Sunday, October 28, 2012
SONY On Trial in Mississippi for Woody Allen Flick Copying Two Sentences (Nine Words) Inaccurately and with Attribution
The latest arguably excessively aggressive copyright litigation in the USA involves the attributed quote – or actually the slight misquote – of a couple of brief sentences from the late William Faulkner's Requiem For A Nun in a movie by Woody Allen.
Mr. Faulkner wrote:
"The past is never dead. It's not even past."
Mr. Allen’s movie, Midnight In Paris, supposedly has the following as part of the dialogue:
"The past is not dead" Actually, it's not even past. You know who said that? Faulkner.”
It should go without saying that any Canadian or UK court would toss this as “insubstantial copying”, without the need to even look at fair dealing. It’s two short sentences, and nine words. Almost nobody would consider the quotation involved here to be “substantial” or more than “de minimis”, although it was astonishingly suggested in the K-12 case in the Supreme Court of Canada that copying more than one sentence is “substantial”. Fortunately, the Supreme Court of Canada completely ignored this submission.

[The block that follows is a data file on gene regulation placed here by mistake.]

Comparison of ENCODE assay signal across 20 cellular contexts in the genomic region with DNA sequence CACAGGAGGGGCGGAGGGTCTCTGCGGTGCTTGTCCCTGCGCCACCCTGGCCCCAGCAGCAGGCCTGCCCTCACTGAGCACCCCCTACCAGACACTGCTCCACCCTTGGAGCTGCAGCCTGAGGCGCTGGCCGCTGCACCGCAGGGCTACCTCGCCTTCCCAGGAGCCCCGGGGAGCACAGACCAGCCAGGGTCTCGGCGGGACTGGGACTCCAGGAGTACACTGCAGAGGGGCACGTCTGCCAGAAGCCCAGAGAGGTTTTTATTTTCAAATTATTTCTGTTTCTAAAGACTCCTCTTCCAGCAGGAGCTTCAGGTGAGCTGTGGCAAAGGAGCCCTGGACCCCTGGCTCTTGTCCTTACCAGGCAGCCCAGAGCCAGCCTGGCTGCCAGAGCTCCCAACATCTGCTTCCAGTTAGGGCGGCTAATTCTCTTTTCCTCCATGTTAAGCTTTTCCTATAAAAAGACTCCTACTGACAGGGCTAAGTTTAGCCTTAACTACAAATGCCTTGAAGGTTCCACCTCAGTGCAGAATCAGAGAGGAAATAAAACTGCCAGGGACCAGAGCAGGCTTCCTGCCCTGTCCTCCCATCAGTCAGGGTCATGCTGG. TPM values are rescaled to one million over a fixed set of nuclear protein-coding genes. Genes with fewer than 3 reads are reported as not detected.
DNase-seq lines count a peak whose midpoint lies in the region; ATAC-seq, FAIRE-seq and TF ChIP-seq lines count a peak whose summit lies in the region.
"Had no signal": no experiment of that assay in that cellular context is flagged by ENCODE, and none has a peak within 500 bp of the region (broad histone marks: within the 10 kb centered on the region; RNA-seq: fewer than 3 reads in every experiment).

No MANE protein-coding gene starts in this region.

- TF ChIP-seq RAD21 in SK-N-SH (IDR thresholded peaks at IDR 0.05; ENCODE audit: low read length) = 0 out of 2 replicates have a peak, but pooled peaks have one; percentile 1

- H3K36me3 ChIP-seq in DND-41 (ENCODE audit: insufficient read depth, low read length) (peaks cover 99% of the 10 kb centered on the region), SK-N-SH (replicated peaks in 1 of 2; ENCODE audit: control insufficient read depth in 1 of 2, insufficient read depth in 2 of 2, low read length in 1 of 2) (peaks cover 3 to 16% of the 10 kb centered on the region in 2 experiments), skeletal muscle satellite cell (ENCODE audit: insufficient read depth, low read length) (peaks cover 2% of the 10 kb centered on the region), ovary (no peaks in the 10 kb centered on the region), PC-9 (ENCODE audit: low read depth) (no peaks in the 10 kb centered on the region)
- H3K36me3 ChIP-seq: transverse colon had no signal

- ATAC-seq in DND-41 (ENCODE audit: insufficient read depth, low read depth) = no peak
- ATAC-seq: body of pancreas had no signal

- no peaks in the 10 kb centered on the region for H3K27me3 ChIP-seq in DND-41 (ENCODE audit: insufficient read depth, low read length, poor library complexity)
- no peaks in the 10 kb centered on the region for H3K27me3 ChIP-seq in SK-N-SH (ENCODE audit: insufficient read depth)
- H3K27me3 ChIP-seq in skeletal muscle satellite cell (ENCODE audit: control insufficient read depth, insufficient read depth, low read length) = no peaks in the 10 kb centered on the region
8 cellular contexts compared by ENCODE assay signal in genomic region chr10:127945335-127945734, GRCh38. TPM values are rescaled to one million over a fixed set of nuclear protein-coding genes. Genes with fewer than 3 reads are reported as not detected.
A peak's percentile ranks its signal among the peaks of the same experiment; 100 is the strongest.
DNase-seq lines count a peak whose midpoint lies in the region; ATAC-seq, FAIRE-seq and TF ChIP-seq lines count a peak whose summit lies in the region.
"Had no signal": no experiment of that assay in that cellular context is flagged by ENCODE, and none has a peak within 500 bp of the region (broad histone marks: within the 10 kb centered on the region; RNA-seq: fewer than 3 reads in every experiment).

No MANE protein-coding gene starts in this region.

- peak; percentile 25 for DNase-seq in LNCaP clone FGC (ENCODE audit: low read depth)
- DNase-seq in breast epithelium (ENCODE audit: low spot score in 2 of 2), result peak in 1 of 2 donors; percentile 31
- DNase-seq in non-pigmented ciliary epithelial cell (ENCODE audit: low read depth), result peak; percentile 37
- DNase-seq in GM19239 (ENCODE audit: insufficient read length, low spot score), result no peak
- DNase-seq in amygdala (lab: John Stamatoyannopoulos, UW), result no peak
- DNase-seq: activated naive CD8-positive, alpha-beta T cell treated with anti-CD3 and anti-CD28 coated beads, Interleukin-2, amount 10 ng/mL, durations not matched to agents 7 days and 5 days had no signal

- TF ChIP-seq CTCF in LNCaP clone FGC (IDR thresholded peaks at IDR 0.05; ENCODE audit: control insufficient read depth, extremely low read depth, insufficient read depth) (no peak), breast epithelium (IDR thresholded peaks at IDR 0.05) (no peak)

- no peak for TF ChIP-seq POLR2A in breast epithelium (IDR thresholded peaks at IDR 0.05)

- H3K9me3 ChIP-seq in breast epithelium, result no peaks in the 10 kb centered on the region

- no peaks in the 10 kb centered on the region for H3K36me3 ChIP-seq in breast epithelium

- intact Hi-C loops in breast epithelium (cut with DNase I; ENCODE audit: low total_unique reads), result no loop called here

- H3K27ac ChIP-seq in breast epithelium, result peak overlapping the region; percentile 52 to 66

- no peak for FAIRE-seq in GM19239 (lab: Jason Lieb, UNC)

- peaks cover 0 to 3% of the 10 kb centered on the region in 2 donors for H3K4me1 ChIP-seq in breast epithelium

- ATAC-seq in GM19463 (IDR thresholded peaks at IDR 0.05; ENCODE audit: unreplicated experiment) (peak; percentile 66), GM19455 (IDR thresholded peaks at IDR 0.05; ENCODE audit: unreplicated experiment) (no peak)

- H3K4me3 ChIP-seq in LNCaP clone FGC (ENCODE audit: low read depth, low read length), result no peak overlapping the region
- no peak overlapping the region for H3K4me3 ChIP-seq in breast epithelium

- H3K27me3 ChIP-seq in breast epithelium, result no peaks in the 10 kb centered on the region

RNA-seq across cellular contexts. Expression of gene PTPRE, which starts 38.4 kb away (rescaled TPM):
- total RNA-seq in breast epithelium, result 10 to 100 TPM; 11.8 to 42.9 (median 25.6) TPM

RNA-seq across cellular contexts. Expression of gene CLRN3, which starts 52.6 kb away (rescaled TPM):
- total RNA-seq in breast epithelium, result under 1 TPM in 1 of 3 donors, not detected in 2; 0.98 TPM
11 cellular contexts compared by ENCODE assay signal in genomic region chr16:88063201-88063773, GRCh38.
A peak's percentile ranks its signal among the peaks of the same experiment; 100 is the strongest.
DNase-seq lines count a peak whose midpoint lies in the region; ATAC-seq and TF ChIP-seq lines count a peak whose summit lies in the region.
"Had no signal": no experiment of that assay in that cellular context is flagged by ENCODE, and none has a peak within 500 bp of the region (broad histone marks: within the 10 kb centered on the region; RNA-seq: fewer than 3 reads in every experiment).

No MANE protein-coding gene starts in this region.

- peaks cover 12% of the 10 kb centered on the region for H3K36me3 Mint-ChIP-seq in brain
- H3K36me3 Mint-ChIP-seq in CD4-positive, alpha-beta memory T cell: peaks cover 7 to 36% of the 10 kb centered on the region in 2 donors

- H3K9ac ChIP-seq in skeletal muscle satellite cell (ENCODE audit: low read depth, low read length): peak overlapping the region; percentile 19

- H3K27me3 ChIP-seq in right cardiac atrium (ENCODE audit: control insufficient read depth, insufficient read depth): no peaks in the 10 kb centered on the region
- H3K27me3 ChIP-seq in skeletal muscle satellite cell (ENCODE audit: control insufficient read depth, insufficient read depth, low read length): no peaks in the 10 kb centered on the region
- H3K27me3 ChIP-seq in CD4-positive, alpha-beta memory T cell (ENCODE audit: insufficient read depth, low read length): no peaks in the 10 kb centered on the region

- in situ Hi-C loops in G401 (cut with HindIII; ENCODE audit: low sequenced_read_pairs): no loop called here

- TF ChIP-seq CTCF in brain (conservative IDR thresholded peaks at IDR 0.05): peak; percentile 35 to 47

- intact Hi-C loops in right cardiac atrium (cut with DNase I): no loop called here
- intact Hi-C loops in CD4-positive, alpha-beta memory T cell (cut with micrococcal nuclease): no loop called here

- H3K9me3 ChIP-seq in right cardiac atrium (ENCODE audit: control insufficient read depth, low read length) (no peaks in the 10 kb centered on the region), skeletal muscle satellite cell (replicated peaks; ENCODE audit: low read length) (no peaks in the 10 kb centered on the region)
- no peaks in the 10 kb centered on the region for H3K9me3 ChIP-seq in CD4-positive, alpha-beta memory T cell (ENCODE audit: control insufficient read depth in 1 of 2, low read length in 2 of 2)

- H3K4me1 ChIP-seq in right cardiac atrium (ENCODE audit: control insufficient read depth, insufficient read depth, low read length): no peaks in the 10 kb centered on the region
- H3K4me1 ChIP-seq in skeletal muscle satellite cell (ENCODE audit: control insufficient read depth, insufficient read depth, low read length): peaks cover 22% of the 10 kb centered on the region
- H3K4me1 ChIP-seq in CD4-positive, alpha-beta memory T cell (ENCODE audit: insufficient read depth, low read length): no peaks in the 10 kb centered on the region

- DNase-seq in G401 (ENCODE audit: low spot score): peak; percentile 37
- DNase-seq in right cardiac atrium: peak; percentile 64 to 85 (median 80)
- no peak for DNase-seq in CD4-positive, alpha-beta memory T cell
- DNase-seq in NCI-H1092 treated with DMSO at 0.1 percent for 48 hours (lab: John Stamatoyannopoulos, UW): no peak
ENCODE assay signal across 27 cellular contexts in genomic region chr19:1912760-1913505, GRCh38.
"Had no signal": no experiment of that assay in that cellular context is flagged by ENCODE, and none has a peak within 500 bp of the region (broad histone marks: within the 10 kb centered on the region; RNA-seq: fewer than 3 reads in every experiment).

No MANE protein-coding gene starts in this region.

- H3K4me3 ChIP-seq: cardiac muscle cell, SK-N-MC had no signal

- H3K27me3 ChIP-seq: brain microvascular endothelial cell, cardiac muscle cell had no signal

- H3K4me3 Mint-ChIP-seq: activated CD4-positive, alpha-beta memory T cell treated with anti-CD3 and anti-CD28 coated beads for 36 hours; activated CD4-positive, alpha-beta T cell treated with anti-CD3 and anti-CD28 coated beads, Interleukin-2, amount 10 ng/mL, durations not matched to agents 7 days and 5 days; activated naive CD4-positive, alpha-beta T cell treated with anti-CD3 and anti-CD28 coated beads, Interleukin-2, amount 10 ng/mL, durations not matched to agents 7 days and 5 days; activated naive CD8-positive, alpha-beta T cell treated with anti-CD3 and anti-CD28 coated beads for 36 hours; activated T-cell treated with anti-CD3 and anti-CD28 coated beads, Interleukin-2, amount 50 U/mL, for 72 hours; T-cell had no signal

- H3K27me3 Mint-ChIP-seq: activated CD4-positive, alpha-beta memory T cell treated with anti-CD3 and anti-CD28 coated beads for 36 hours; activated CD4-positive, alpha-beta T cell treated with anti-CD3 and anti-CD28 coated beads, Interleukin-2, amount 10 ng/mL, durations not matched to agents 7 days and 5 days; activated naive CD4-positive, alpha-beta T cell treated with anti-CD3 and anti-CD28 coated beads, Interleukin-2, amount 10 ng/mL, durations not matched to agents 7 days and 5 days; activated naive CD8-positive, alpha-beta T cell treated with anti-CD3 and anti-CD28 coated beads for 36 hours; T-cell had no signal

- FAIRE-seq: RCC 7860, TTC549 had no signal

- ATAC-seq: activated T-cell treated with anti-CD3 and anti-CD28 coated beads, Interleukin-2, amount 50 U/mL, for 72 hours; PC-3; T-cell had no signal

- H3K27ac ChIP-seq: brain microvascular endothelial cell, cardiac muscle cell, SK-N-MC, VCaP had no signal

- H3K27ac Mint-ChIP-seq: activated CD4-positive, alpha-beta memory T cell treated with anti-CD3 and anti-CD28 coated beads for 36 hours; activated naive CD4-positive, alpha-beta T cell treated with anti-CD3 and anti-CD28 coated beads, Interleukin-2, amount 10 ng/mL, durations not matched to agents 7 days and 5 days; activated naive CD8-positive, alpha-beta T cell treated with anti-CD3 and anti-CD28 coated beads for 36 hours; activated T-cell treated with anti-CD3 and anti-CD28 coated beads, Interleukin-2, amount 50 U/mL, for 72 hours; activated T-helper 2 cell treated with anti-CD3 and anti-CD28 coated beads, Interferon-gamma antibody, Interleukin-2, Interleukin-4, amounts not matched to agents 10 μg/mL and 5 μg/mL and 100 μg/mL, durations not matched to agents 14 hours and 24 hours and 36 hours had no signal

However, that said, there is some arguably rogue and wrong but often cited appellate law in the USA (Bridgeport v. Dimension Films, 6th Circuit, 2005) that even copying of just a millisecond of a song may be infringing. Well – one has to admit that this is, at least, a “bright line”, as that Court stated.
The Faulkner case is not in the 6th Circuit. What is important to know about this lawsuit is that it was filed in the Federal District Court in Oxford, Mississippi – the home of town of William Faulkner. A jury trial has been demanded. Anyone wanting to read up on jury trials in Mississippi may wish to consult John Grisham’s non-authoritative but very provocative and best-selling fictional effort entitled “The Runaway Jury”.
BTW, William Faulkner died on July 6, 1962. His works will go into the public domain in Canada at the end of this year.